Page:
EDITORIAL: Our opinion: Are increased motorized vehicle insurance charges worthwhile with a purpose to scale back potential discrimination? [The Observer, La Grande, Ore.] – Insurance communications community

December 2 – Oregon allows insurers to determine how much to charge for auto insurance based on creditworthiness, gender, marital status, education, occupation, employment status, and more.

Are these things directly related to your ability to drive? No.

Do they help insurers gauge how much risk a driver can pose? Insurers believe that.

Two bills earlier this year proposed to allow insurers to use these factors to set premiums. Instead, the insurers would have to concentrate on the driving record, the kilometers driven and the years of driving experience. Apparently the idea will be revived in a bill for the short 2022 session.

Is it right It is not easy.

Governor Kate Brown and Oregon's Department of Consumer and Business Services endorsed these bills. Much of the department's reasoning has centered on creditworthiness. A low credit score can mean a person is paying more for insurance even if their driving records are clean. There are also concerns that the use of credit scores can be discriminatory. Black and Latino drivers are more likely than others to have lower credit scores. Similar arguments about discrimination were also made with regard to allowing insurers to use education, employment status and occupation.

The department also questioned the assumption that gender should be taken into account. For example, the National Highway Traffic Safety Administration has said that both men and women are equally distracted. As for marital status, a person is not necessarily a poorer driver because their spouse died or they divorced.

What would such changes mean for the insurance industry? Other states like California have restricted what information insurers can use. The ministry argued that the insurance industry is still going strong.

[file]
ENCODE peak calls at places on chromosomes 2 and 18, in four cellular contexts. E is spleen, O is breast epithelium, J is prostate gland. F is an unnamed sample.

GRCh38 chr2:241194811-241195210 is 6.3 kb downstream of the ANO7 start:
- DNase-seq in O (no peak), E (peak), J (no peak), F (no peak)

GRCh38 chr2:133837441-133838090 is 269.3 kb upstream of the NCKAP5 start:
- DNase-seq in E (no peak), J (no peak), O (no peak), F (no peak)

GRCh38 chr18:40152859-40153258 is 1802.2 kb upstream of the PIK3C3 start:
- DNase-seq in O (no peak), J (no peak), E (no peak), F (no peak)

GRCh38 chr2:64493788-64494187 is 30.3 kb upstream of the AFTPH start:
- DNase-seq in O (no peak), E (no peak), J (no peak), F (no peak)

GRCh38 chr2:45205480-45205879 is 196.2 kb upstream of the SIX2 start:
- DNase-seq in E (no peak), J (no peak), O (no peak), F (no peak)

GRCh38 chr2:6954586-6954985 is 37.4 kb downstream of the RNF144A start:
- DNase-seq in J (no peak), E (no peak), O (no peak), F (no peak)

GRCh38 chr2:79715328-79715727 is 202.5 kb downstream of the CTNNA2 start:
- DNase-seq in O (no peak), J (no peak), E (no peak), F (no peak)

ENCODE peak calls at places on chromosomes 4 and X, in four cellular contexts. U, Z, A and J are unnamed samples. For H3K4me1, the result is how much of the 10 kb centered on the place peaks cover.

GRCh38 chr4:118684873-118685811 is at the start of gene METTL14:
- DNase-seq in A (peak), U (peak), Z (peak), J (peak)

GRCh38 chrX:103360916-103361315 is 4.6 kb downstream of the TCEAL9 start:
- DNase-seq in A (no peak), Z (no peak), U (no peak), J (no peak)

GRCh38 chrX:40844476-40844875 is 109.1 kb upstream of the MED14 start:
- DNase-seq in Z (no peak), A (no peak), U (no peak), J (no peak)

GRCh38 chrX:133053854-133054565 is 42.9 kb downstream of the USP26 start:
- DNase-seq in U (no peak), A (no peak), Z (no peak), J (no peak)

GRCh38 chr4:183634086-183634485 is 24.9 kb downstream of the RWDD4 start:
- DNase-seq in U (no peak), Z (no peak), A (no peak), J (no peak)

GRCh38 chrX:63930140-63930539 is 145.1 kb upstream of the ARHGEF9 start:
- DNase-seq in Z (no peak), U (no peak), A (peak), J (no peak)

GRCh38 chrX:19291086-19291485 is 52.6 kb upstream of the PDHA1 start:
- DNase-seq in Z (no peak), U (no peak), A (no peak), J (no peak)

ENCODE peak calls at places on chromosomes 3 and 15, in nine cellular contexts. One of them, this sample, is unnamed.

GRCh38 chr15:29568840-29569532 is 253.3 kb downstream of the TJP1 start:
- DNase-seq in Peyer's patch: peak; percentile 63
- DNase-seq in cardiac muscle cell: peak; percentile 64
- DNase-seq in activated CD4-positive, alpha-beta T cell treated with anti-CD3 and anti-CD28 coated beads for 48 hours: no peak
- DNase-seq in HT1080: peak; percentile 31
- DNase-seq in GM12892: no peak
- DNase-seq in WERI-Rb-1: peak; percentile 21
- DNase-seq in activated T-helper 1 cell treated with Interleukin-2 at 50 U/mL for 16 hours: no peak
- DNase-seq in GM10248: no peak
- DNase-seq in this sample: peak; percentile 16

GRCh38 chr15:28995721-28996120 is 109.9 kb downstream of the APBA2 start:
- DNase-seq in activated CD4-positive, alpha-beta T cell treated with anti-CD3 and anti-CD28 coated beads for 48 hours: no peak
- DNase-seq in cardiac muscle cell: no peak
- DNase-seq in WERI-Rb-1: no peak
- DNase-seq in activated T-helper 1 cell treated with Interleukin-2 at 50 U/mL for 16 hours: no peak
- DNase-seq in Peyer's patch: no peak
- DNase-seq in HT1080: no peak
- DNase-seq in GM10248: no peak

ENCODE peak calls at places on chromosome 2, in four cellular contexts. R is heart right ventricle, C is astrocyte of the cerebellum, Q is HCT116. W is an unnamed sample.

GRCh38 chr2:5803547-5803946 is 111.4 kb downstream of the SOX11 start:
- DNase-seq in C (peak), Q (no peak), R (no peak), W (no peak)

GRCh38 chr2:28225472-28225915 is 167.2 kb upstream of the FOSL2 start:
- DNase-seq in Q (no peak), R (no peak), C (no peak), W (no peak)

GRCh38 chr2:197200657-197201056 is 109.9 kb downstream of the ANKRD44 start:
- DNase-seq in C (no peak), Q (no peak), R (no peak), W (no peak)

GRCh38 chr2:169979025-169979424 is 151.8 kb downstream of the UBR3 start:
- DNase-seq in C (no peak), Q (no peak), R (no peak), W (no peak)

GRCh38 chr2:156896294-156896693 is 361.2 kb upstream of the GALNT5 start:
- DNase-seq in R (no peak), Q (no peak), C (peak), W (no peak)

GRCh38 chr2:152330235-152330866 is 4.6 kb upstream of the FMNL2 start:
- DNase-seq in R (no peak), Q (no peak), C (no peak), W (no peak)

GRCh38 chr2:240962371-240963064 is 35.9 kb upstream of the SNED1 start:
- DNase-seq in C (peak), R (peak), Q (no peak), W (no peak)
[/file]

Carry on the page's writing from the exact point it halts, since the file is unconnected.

However, there are other things to consider. It would mean the premiums would go up for many Oregonians. The department says people with good or excellent credit scores would face increases and people with bad credit scores would pay less. "The cost reduction for people with poor ratings is four times as high as the premium increase for people with good or excellent ratings," says a graphic from the ministry.

Some people in Oregon also receive discounts because of their union or other group membership. These would be eliminated. That's one of the reasons the Oregon Coalition of Police and Sheriffs has spoken out against such changes.

Lawrence Powell, an insurance analyst at the University of Alabama, insisted in a testimony before lawmakers that the predictors the insurance industry uses are accurate and help adjust premiums based on risk. You are not perfect. They help. Work and education can help uncover hard-to-watch things like risk-taking. Gender and marital status can also correlate with kilometers driven and when and where people drive. He also said if the Oregonians had their insurance in California, where many of the policies are on the bills, they would have paid about 7% more.

It is not easy to know who will be a safe driver. Should the state of Oregon regulate how insurance companies can rate drivers? Tell lawmakers what you think. You can find it here: oregonlegislature.gov/FindYourLegislator/leg-districts.html.

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